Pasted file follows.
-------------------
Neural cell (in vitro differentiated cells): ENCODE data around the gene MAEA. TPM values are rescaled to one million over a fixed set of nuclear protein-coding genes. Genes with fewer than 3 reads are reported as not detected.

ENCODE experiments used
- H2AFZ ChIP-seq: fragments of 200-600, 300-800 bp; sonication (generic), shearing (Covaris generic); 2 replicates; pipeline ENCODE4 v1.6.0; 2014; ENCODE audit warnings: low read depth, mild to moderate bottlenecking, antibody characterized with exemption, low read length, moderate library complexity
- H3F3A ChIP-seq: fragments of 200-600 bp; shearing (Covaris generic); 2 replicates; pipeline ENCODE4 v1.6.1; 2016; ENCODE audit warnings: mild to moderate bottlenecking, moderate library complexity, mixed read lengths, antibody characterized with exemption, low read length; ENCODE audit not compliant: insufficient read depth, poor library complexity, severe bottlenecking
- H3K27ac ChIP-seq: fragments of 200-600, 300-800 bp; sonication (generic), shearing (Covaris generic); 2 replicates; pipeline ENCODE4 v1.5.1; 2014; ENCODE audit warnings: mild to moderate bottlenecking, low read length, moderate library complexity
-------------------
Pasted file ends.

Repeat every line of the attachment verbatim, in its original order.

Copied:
Neural cell (in vitro differentiated cells): ENCODE data around the gene MAEA. TPM values are rescaled to one million over a fixed set of nuclear protein-coding genes. Genes with fewer than 3 reads are reported as not detected.

ENCODE experiments used
- H2AFZ ChIP-seq: fragments of 200-600, 300-800 bp; sonication (generic), shearing (Covaris generic); 2 replicates; pipeline ENCODE4 v1.6.0; 2014; ENCODE audit warnings: low read depth, mild to moderate bottlenecking, antibody characterized with exemption, low read length, moderate library complexity
- H3F3A ChIP-seq: fragments of 200-600 bp; shearing (Covaris generic); 2 replicates; pipeline ENCODE4 v1.6.1; 2016; ENCODE audit warnings: mild to moderate bottlenecking, moderate library complexity, mixed read lengths, antibody characterized with exemption, low read length; ENCODE audit not compliant: insufficient read depth, poor library complexity, severe bottlenecking
- H3K27ac ChIP-seq: fragments of 200-600, 300-800 bp; sonication (generic), shearing (Covaris generic); 2 replicates; pipeline ENCODE4 v1.5.1; 2014; ENCODE audit warnings: mild to moderate bottlenecking, low read length, moderate library complexity